Rapidly increasing wages, high demand for qualified workers, and high turnover rates have made recruiting and retaining talent one of the top challenges multinational companies face in China year after year. But there’s another issue making employee recruitment and retention even more difficult: China’s air pollution.
Julian Ha, a partner at executive search firm Heidrick and Struggles, said that pollution is having an impact on companies’ ability to fill executive positions. “Companies are noticing that their employees, when they’re offered positions in China, are thinking twice,” Ha said at the US-China Business Council’s (USCBC) annual meeting. (USCBC is the publisher of the China Business Review.)
Companies are noticing that their employees, when they’re offered positions in China, are thinking twice.
Surveys of foreign multinationals in China in recent months say that air pollution is driving up human resources costs and making it more challenging for companies to recruit talent. The American Chamber of Commerce in China’s 2014 Business Climate Survey reported that nearly 48 percent of respondents have had difficulties recruiting or retaining senior executives in China because of air pollution.
Nearly one-third of respondents to the EU Chamber of Commerce in China’s annual business confidence survey said that air pollution was contributing to higher HR costs. Two-thirds of respondents said they have taken steps to address air pollution concerns, including installing air purifiers at the office, providing masks for employees, and implementing work from home policies.
While additional “hazard pay” for posts in China’s polluted cities is not widespread, 6 percent of respondents to the EU Chamber’s survey said they have increased employee pay in response to concerns about air pollution. And In March, Japanese electronics company Panasonic announced that it would offer a more generous compensation package to its expat employees in China in response to hazardous levels of air pollution.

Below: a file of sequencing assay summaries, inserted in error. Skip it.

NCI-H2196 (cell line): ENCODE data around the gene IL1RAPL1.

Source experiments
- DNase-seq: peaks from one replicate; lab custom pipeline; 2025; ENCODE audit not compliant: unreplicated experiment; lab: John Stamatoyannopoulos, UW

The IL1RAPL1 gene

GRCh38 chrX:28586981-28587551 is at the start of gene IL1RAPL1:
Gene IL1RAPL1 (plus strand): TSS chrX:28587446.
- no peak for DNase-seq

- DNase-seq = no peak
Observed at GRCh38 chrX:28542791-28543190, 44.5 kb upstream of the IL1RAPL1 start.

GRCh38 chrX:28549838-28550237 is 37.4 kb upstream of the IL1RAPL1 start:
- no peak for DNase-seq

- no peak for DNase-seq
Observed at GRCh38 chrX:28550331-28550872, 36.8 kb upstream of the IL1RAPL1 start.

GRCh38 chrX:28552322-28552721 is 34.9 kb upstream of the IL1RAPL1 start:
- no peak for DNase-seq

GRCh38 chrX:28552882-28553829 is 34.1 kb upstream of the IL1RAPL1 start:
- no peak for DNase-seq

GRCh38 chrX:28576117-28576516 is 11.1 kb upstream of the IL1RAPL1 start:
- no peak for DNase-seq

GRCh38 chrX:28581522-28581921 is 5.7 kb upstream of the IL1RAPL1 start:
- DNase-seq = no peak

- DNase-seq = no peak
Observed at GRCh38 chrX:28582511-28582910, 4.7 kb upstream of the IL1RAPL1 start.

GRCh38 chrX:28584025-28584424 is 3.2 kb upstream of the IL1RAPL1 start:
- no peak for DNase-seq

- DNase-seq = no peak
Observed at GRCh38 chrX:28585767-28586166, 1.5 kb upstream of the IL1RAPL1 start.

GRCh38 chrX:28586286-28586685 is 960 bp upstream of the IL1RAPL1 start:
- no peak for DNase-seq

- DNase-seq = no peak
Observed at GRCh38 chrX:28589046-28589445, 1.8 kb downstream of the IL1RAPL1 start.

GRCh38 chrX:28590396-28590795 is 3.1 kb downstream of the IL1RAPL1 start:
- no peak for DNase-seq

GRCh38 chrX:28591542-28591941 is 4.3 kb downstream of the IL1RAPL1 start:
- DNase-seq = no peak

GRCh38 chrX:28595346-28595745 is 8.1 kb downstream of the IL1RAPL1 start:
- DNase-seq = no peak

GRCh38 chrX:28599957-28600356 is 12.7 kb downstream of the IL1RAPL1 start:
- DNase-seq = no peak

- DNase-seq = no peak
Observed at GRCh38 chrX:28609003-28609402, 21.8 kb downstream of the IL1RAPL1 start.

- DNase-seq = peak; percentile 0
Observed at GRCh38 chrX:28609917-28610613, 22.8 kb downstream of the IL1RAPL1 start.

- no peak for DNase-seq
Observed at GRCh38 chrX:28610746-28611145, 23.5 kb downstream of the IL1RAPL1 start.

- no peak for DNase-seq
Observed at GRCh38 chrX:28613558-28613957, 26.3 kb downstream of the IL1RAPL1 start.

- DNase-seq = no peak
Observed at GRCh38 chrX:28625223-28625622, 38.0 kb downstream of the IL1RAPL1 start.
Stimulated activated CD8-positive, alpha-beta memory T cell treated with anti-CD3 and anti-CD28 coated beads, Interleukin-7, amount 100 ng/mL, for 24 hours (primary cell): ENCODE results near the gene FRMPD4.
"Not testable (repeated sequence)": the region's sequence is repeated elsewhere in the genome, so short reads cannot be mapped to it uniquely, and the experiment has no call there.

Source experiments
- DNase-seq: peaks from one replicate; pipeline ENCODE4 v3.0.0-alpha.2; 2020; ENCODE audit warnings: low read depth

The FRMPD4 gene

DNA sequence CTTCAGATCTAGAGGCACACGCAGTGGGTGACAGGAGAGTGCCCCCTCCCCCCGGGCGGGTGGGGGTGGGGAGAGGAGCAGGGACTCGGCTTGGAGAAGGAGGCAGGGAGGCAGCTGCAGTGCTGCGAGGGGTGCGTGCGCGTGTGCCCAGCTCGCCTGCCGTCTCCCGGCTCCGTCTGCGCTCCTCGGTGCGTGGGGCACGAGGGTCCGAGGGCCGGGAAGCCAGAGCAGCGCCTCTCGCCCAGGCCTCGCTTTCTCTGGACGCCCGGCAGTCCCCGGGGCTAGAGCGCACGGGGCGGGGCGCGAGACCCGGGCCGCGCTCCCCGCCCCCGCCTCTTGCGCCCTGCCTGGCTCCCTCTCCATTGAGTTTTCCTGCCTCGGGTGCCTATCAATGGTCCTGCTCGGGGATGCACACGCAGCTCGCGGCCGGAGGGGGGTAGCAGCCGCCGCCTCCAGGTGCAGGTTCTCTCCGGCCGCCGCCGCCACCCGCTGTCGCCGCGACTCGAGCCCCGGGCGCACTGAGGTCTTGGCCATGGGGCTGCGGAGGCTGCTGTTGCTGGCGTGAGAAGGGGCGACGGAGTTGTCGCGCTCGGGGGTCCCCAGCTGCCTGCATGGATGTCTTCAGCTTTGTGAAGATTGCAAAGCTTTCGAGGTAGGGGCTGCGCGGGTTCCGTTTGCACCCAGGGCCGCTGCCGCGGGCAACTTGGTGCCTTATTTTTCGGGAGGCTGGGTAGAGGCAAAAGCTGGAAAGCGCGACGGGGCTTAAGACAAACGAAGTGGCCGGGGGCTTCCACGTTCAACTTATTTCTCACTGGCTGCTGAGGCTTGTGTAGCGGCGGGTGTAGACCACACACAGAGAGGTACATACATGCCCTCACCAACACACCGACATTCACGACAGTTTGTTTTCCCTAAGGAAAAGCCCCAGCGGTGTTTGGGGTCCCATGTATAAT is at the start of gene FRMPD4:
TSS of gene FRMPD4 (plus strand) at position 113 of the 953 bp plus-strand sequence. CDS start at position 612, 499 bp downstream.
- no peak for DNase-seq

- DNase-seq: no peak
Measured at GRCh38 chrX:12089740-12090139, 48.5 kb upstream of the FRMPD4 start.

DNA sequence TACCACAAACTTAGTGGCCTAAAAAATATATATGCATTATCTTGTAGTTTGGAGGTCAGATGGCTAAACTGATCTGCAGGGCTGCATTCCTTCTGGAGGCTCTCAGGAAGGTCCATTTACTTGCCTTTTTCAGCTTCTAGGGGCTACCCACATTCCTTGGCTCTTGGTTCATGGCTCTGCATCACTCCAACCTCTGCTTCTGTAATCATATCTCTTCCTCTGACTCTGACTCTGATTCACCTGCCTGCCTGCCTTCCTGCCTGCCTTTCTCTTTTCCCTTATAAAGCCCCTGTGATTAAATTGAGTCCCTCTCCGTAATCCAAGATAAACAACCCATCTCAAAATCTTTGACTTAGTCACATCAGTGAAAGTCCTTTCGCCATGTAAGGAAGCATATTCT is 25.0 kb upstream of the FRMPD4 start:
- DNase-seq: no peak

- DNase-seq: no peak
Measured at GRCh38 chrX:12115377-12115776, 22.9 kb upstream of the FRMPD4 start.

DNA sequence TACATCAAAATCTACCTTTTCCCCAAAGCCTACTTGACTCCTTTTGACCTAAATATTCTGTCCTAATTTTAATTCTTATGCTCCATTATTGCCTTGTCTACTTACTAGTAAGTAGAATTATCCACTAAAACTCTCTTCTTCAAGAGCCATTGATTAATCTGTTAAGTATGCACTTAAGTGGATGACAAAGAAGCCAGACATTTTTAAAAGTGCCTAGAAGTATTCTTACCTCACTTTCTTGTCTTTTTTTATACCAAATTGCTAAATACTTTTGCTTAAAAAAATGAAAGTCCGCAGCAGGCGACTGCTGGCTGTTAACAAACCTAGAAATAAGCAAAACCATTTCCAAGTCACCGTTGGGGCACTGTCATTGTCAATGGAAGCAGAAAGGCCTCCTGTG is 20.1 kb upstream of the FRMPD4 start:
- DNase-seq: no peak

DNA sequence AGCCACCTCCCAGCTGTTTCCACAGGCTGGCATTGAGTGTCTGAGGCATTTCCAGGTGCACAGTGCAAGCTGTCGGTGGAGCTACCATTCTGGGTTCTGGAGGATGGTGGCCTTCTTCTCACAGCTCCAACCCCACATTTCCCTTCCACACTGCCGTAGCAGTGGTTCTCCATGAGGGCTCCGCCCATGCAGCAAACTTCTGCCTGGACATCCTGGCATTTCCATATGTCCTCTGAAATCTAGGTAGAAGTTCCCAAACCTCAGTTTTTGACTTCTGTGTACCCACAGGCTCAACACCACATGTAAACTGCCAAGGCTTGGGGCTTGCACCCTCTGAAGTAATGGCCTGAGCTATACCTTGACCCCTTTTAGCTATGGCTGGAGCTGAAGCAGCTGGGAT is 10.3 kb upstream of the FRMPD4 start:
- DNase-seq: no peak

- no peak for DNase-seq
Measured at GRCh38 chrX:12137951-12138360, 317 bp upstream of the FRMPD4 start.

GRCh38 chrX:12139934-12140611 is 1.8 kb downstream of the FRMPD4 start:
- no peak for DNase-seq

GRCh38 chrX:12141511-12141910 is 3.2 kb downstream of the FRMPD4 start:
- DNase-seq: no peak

According to Ha, concerns about air pollution and its effects on health have forced some foreign executives to withdraw their applications for China-based positions. He said one candidate his firm recruited found out that she had a coal allergy and had to drop out of the running for an executive position in China.
Ha noted that candidates with families—especially families with small children—or with health problems such as asthma are often not able to take assignments in China. Some expat employees with families choose to leave them behind in their home countries. “It’s not a long-term solution, but it’s happening more frequently,” Ha said.
Even local candidates are being more selective about where they live, preferring cities with better air quality like Qingdao, Ha said.
Policy initiatives to combat pollution and revisions to China’s Environmental Protection Law (EPL) may ease air pollution over the long run. According to China Environment Forum Director Jennifer Turner, China has pollution regulations on the books, but “in actual practice…you see from the air quality that something isn’t working.”
So far China’s environmental agencies have lacked the resources to enforce regulations already on the books, Turner said at the USCBC event. China has “institutions in waiting” that can tackle pollution problems if they have enough resources, but results will be long in coming, she said.
“We are in a shift right now,” Turner said. “It’s going to take a long time… but the writing is on the wall.”
[author] Christina Nelson ([email protected]) is editor of the China Business Review. [/author]